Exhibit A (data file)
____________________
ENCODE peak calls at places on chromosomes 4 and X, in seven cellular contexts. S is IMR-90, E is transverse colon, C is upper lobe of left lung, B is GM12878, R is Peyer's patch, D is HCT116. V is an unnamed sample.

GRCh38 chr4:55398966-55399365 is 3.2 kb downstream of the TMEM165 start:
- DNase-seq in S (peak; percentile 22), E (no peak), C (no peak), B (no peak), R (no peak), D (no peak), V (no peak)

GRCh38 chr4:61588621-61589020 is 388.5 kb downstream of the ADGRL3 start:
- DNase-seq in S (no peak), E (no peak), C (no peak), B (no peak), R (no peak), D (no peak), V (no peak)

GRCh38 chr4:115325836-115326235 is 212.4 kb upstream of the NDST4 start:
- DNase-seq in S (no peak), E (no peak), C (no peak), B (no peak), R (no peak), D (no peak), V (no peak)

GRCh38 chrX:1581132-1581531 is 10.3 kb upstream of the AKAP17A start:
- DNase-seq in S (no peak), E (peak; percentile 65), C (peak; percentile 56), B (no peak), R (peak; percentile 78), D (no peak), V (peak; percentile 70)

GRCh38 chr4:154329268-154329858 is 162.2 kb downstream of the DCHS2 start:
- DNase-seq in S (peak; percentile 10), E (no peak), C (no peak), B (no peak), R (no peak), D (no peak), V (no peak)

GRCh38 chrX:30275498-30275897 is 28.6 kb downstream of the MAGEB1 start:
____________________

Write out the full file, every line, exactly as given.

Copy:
ENCODE peak calls at places on chromosomes 4 and X, in seven cellular contexts. S is IMR-90, E is transverse colon, C is upper lobe of left lung, B is GM12878, R is Peyer's patch, D is HCT116. V is an unnamed sample.

GRCh38 chr4:55398966-55399365 is 3.2 kb downstream of the TMEM165 start:
- DNase-seq in S (peak; percentile 22), E (no peak), C (no peak), B (no peak), R (no peak), D (no peak), V (no peak)

GRCh38 chr4:61588621-61589020 is 388.5 kb downstream of the ADGRL3 start:
- DNase-seq in S (no peak), E (no peak), C (no peak), B (no peak), R (no peak), D (no peak), V (no peak)

GRCh38 chr4:115325836-115326235 is 212.4 kb upstream of the NDST4 start:
- DNase-seq in S (no peak), E (no peak), C (no peak), B (no peak), R (no peak), D (no peak), V (no peak)

GRCh38 chrX:1581132-1581531 is 10.3 kb upstream of the AKAP17A start:
- DNase-seq in S (no peak), E (peak; percentile 65), C (peak; percentile 56), B (no peak), R (peak; percentile 78), D (no peak), V (peak; percentile 70)

GRCh38 chr4:154329268-154329858 is 162.2 kb downstream of the DCHS2 start:
- DNase-seq in S (peak; percentile 10), E (no peak), C (no peak), B (no peak), R (no peak), D (no peak), V (no peak)

GRCh38 chrX:30275498-30275897 is 28.6 kb downstream of the MAGEB1 start: